In Vitro Study of the Effect of Aged Eugenol on the Flow, Setting Time and Adhesion of Grossman Root Canal Sealer

 

Sheila Clemente MENDONÇA1
Jacy Ribeiro de CARVALHO Jr.1
Danilo M. Zanello GUERISOLI2
Jesus Djalma PÉCORA2
Manoel D. de SOUSA-NETO1

1Faculdade de Odontologia, Universidade de Ribeirão Preto, Ribeirão Preto, SP, Brasil.
2Faculdade de Odontologia, Universidade de São Paulo, Ribeirão Preto, SP, Brasil.


Braz Dent J (2000) 11(2): 71-78 ISSN 0103-6440

Introduction | Material and Methods | Results | Discussion | Conclusions | Acknowledgments | Resumo | References


In the present study, the effect of aged eugenol (up to 180 days) on the flow, setting time and adhesion of Grossman root canal sealer was evaluated, following the American Dental Association specification number 57 for root canal sealers. An Instron Universal testing machine 4444 was used for testing adhesion. There were statistically significant differences between groups, with a higher flow, lower setting time and adhesion for aged eugenol. It can be concluded that time affects eugenol, with consequent effects on Grossman sealer.


Key Words: dental materials, root canal sealing materials, physicochemical analysis, Grossman root canal sealer.


Introduction

Not only the technique, but also the quality of the material used is crucial for successful dental treatment. Much research has been carried out in the field of Endodontics in order to produce a material capable of hermetically sealing the root canal system.

In 1936, Grossman developed a root canal sealer with the following composition: powder: silver, hydrogenated resin and zinc oxide; liquid: eugenol and 4% zinc chloride solution. In 1958, observing that silver produced sulfides that darkened the teeth, Grossman eliminated it from the powder composition and also substituted zinc chloride with almond oil to retard the setting time, giving the dentist more time to work on the root canal. Still researching, Grossman (1962) added anhydrous sodium tetraborate to the powder to also retard the setting time and in 1974, he concluded that the addition of almond oil to eugenol was not necessary, because anhydrous sodium tetraborate provided a satisfactory working time.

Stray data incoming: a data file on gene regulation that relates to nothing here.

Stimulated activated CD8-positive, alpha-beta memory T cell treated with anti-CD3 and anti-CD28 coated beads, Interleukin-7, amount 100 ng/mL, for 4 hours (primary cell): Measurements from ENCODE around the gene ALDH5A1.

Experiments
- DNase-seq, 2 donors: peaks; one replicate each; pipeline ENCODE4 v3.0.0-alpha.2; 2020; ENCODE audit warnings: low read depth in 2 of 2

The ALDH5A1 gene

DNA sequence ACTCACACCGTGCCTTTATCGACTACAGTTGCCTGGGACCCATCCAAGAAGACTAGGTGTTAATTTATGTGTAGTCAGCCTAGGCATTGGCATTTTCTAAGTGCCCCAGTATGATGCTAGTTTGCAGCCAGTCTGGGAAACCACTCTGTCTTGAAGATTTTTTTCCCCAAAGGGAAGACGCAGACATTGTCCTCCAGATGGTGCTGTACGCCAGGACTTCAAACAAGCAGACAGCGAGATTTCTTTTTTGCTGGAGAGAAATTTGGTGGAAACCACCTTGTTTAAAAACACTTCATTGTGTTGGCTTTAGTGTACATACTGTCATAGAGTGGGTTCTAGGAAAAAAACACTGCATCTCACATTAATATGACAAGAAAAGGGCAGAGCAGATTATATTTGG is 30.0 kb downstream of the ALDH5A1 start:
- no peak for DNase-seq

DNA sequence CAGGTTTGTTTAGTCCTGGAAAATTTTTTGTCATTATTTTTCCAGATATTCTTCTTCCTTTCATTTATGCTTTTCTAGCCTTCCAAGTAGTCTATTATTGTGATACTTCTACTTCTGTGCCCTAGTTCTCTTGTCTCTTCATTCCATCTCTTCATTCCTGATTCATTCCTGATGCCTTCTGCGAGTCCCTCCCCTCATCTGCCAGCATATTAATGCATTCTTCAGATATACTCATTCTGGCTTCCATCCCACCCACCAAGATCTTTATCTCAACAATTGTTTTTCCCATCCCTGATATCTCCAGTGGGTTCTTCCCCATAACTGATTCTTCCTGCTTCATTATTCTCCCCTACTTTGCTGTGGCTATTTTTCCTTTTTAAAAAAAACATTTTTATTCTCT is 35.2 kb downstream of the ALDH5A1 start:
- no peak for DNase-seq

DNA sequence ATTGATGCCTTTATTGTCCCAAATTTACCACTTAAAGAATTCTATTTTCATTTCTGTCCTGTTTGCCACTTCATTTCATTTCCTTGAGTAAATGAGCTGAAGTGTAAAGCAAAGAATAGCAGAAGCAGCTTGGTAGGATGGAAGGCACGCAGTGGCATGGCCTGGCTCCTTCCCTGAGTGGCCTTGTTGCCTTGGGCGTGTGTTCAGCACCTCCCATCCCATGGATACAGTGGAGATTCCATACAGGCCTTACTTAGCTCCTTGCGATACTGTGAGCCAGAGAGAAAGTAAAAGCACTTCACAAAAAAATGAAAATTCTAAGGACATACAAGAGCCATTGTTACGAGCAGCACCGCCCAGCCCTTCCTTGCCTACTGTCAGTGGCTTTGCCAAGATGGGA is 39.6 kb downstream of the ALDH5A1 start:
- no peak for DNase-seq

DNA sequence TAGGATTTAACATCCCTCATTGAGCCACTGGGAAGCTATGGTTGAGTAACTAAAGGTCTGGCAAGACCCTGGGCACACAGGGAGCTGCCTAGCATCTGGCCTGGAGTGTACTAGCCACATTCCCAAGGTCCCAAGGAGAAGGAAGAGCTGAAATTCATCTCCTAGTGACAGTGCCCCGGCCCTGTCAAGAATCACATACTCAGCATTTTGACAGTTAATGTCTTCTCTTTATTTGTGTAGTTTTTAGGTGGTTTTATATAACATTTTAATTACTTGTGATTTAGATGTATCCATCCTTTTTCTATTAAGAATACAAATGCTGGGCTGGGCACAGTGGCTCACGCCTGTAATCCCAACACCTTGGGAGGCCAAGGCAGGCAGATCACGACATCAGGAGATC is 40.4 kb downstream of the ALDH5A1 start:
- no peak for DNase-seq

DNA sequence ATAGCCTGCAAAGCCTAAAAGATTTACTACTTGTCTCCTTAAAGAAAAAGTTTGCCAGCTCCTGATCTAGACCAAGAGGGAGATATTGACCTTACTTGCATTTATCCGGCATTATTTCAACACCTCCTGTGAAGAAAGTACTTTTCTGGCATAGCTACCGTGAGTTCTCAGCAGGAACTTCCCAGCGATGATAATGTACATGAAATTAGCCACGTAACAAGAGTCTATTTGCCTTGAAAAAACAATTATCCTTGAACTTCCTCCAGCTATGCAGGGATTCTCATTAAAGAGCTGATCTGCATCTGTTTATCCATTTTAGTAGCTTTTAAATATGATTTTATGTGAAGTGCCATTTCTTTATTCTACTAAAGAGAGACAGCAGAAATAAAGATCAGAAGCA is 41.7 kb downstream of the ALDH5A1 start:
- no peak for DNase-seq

According to the requisites that a sealing material must have, it is possible to establish research parameters for developing new products, as well as to evaluate those already available. Properties of root canal sealers can be divided into physicochemical, antimicrobial and biological. The investigation of these properties was standardized with the publication of the American Dental Association specification number 57 (American National Standards Institute, 1984). Thus, research and methods could be easily reproduced, making accurate comparisons between different materials and results possible.